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Is there a way to get the second plot at position "HERE" of the first plot?

MWE:

\documentclass[12pt]{article}
\usepackage{tikz}

\begin{document}

%% First plot
\begin{tikzpicture}[scale=1.5, domain=0:2*pi]
    \draw[very thin,color=gray] (0, 2*pi);
     \draw[->] (0,0) -- (2*pi,0) node[right] {$x$};
    \draw[->] (0,-1.2) -- (0,1.2) node[above] {$y$};
    \draw[color=blue]   plot (\x,{sin(\x r)});
    \node[below left, red] at (0, -1.2) {HERE};
\end{tikzpicture}

% Second plot
\begin{tikzpicture}[scale=1.5, domain=0:2*pi, rotate=-90]
    \draw[very thin,color=gray] (0, 2*pi);
    \draw[->] (0,0) -- (2*pi,0) node[right] {$x$}; 
    \draw[->] (0,-1.2) -- (0,1.2) node[above] {$y$};
    \draw[color=blue]   plot (\x,{cos(\x r)});
\end{tikzpicture}

\end{document}
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Is this for projecting the rotation of circle onto sine and cosine plots? –  percusse May 11 '13 at 20:40

2 Answers 2

up vote 6 down vote accepted

You can put the second plot in a scope within the first tikzpicture and shift it to where you'd like it. The shifting values should probably be adjusted, I don't know exactly how you want it. By rotating around the origin, it is perhaps easier to find out the shifting values.

There's a problem with the bounding box though, a lot of empty space is added above the plot. You can fix that by saving suitable coordinates for the corners, reset the bounding box, then use the saved coordinates to define a new bounding box.

\documentclass[12pt,border=2mm]{standalone}
\usepackage{tikz}

\begin{document}

%% First plot
\begin{tikzpicture}[scale=1.5, domain=0:2*pi]
    \draw[very thin,color=gray] (0, 2*pi);
     \draw[->] (0,0) -- (2*pi,0) node[right] {$x$};
    \draw[->] (0,-1.2) -- (0,1.2) node[above] {$y$};
    \draw[color=blue]   plot (\x,{sin(\x r)});
    \node[below left, red] at (0, -1.2) {HERE};

% Second plot
\begin{scope}[rotate around={-90:(0,0)},shift={(1.2cm,0)}]
    \draw[very thin,color=gray] (0, 2*pi);
    \draw[->] (0,0) -- (2*pi,0) node[right] {$x$}; 
    \draw[->] (0,-1.2) -- (0,1.2) node[above] {$y$};
    \draw[color=blue]   plot (\x,{cos(\x r)});
\end{scope}

\coordinate (upperright) at (7,2);
\coordinate (lowerleft) at (current bounding box.south west);
\pgfresetboundingbox
\useasboundingbox (upperright) rectangle (lowerleft);

\draw (current bounding box.south east) rectangle (current bounding box.north west);
\end{tikzpicture}
\end{document}

enter image description here

A similar result can be obtained by switching the x- and y-coordinates in the plot, and changing the drawing of the axis. Some bounding box juggling was required here as well.

\documentclass[12pt,border=2mm]{standalone}
\usepackage{tikz}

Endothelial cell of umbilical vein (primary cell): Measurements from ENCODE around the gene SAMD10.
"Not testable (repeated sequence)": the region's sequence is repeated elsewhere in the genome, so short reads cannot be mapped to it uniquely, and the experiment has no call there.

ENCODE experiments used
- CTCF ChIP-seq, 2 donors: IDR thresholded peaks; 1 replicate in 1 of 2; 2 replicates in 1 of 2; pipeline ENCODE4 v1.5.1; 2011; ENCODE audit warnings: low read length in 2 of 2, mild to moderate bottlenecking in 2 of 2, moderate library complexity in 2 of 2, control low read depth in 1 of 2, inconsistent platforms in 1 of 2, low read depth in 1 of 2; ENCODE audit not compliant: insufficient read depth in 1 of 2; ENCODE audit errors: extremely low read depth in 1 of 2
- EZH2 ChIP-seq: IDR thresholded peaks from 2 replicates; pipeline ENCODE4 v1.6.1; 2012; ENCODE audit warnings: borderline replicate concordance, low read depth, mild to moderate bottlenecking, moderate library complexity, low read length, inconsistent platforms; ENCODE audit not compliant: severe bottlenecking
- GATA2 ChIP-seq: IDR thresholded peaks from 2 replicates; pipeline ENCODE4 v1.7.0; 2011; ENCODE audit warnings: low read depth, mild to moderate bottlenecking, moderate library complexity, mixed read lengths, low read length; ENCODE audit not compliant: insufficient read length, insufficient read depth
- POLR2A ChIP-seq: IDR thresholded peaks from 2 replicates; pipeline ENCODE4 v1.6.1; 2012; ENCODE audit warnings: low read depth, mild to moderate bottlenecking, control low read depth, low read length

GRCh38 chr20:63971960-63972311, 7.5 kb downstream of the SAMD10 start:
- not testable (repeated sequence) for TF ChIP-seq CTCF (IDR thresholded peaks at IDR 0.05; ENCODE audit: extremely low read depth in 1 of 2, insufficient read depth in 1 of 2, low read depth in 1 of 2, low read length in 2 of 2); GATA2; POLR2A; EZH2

\begin{document}

%% First plot
\begin{tikzpicture}[scale=1.5, domain=0:2*pi]
    \draw[very thin,color=gray] (0, 2*pi);
     \draw[->] (0,0) -- (2*pi,0) node[right] {$x$};
    \draw[->] (0,-1.2) -- (0,1.2) node[above] {$y$};
    \draw[color=blue]   plot (\x,{sin(\x r)});
    \node[below left, red] at (0, -1.2) {HERE};

% Second plot
\begin{scope}[yshift=-1.2cm]
    \draw[very thin,color=gray] (-2*pi,0);
    \draw[->] (0,0) -- (0,-2*pi) node[right] {$x$}; 
    \draw[->] (-1.2,0) -- (1.2,0) node[above] {$y$};
    \draw[color=blue]   plot ({cos(\x r)},-\x);
\end{scope}

\coordinate (upperleft) at (-1.5,2);
\coordinate (lowerright) at (current bounding box.south east);
\pgfresetboundingbox
\useasboundingbox (upperleft) rectangle (lowerright);

\draw (current bounding box.south east) rectangle (current bounding box.north west);
\end{tikzpicture}
\end{document}
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Not an answer to the direct question but a simple illustration for mapping sine/cosine values using sin and cos paths.

\documentclass[tikz]{standalone}
\begin{document}
\begin{tikzpicture}

\foreach \x in {-pi/2,0,pi/2}{
\draw[dashed,red!30] (\x,0) -- ++(0,2*pi);
\draw[dashed,red!30] (0,-\x) -- ++(-2*pi,0);
}

\draw (0,0) circle (pi/2);
\begin{scope}[shift={(-pi/2,1.5*pi)}]
\draw (0,0) node[left] {0}-- (pi,0) (0,1) node[left] {1};
\draw[ultra thick,blue] (pi,1) cos (pi/2,0) sin (0,-1) node[left] {-1} ;
\end{scope}

\begin{scope}[rotate=-90,shift={(-pi/2,-1.5*pi)}]
\draw (0,0) node[above] {0}-- (pi,0) (0,-1) node[above] {-1};
\draw[ultra thick,blue] (0,1) node[above] {1} cos (pi/2,0) sin (pi,-1);
\end{scope}

\end{tikzpicture}
\end{document}

enter image description here

I don't know the actual intention but it can be furnished by putting arbitrary points on the circle and lines can be extended to intersect the curves etc.

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